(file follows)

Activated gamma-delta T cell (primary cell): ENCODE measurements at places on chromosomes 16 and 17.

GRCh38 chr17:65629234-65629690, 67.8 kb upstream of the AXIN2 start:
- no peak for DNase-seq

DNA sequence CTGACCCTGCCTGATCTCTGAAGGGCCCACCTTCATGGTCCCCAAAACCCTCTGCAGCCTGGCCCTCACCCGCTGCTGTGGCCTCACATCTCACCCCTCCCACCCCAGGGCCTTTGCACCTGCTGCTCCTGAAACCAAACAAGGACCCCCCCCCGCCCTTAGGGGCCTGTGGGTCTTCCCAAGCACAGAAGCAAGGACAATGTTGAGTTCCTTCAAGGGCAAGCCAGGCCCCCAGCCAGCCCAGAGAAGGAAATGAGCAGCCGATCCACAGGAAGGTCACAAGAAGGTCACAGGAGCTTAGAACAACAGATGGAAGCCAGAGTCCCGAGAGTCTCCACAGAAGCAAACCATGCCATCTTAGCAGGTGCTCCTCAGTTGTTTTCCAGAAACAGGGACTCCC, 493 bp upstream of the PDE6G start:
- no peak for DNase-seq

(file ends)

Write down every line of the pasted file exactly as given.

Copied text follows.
Activated gamma-delta T cell (primary cell): ENCODE measurements at places on chromosomes 16 and 17.

GRCh38 chr17:65629234-65629690, 67.8 kb upstream of the AXIN2 start:
- no peak for DNase-seq

DNA sequence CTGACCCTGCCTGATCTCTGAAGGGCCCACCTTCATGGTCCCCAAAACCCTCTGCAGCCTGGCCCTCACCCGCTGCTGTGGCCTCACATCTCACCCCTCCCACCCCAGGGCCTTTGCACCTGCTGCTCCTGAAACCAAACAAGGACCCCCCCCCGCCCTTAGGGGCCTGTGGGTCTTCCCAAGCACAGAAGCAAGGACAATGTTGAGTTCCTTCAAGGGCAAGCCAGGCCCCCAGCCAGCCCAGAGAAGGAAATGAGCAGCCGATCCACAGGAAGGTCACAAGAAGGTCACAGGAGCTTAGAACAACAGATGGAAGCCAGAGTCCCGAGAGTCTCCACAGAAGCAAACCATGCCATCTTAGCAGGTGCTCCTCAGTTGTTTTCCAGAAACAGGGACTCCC, 493 bp upstream of the PDE6G start:
- no peak for DNase-seq